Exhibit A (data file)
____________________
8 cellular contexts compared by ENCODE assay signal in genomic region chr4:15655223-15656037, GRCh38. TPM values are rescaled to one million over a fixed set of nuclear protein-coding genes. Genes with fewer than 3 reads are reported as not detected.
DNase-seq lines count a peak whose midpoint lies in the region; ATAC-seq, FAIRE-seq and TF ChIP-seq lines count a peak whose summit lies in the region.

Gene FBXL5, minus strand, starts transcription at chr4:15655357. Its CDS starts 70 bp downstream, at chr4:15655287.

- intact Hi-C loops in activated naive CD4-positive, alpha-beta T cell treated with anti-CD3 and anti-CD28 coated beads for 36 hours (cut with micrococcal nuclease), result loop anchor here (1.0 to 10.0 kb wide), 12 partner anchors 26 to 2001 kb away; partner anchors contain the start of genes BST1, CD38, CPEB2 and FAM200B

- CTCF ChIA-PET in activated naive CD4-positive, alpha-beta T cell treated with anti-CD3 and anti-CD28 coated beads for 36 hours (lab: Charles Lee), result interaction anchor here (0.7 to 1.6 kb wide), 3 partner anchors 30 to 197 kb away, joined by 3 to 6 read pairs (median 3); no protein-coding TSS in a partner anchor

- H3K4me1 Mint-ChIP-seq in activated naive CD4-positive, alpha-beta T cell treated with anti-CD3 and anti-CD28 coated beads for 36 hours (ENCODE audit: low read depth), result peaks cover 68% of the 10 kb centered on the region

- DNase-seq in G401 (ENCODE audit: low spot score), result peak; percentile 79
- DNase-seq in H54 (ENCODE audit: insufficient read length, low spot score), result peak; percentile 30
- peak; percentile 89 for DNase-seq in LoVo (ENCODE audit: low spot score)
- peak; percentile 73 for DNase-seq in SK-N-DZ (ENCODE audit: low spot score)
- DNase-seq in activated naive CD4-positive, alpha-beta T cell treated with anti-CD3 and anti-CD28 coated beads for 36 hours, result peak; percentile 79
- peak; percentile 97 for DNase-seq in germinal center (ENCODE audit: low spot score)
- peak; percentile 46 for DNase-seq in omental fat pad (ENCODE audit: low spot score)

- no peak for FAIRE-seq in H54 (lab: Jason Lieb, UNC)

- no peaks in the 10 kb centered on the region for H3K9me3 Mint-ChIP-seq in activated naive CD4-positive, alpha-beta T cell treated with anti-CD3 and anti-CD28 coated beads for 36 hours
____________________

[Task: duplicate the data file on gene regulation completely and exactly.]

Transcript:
8 cellular contexts compared by ENCODE assay signal in genomic region chr4:15655223-15656037, GRCh38. TPM values are rescaled to one million over a fixed set of nuclear protein-coding genes. Genes with fewer than 3 reads are reported as not detected.
DNase-seq lines count a peak whose midpoint lies in the region; ATAC-seq, FAIRE-seq and TF ChIP-seq lines count a peak whose summit lies in the region.

Gene FBXL5, minus strand, starts transcription at chr4:15655357. Its CDS starts 70 bp downstream, at chr4:15655287.

- intact Hi-C loops in activated naive CD4-positive, alpha-beta T cell treated with anti-CD3 and anti-CD28 coated beads for 36 hours (cut with micrococcal nuclease), result loop anchor here (1.0 to 10.0 kb wide), 12 partner anchors 26 to 2001 kb away; partner anchors contain the start of genes BST1, CD38, CPEB2 and FAM200B

- CTCF ChIA-PET in activated naive CD4-positive, alpha-beta T cell treated with anti-CD3 and anti-CD28 coated beads for 36 hours (lab: Charles Lee), result interaction anchor here (0.7 to 1.6 kb wide), 3 partner anchors 30 to 197 kb away, joined by 3 to 6 read pairs (median 3); no protein-coding TSS in a partner anchor

- H3K4me1 Mint-ChIP-seq in activated naive CD4-positive, alpha-beta T cell treated with anti-CD3 and anti-CD28 coated beads for 36 hours (ENCODE audit: low read depth), result peaks cover 68% of the 10 kb centered on the region

- DNase-seq in G401 (ENCODE audit: low spot score), result peak; percentile 79
- DNase-seq in H54 (ENCODE audit: insufficient read length, low spot score), result peak; percentile 30
- peak; percentile 89 for DNase-seq in LoVo (ENCODE audit: low spot score)
- peak; percentile 73 for DNase-seq in SK-N-DZ (ENCODE audit: low spot score)
- DNase-seq in activated naive CD4-positive, alpha-beta T cell treated with anti-CD3 and anti-CD28 coated beads for 36 hours, result peak; percentile 79
- peak; percentile 97 for DNase-seq in germinal center (ENCODE audit: low spot score)
- peak; percentile 46 for DNase-seq in omental fat pad (ENCODE audit: low spot score)

- no peak for FAIRE-seq in H54 (lab: Jason Lieb, UNC)

- no peaks in the 10 kb centered on the region for H3K9me3 Mint-ChIP-seq in activated naive CD4-positive, alpha-beta T cell treated with anti-CD3 and anti-CD28 coated beads for 36 hours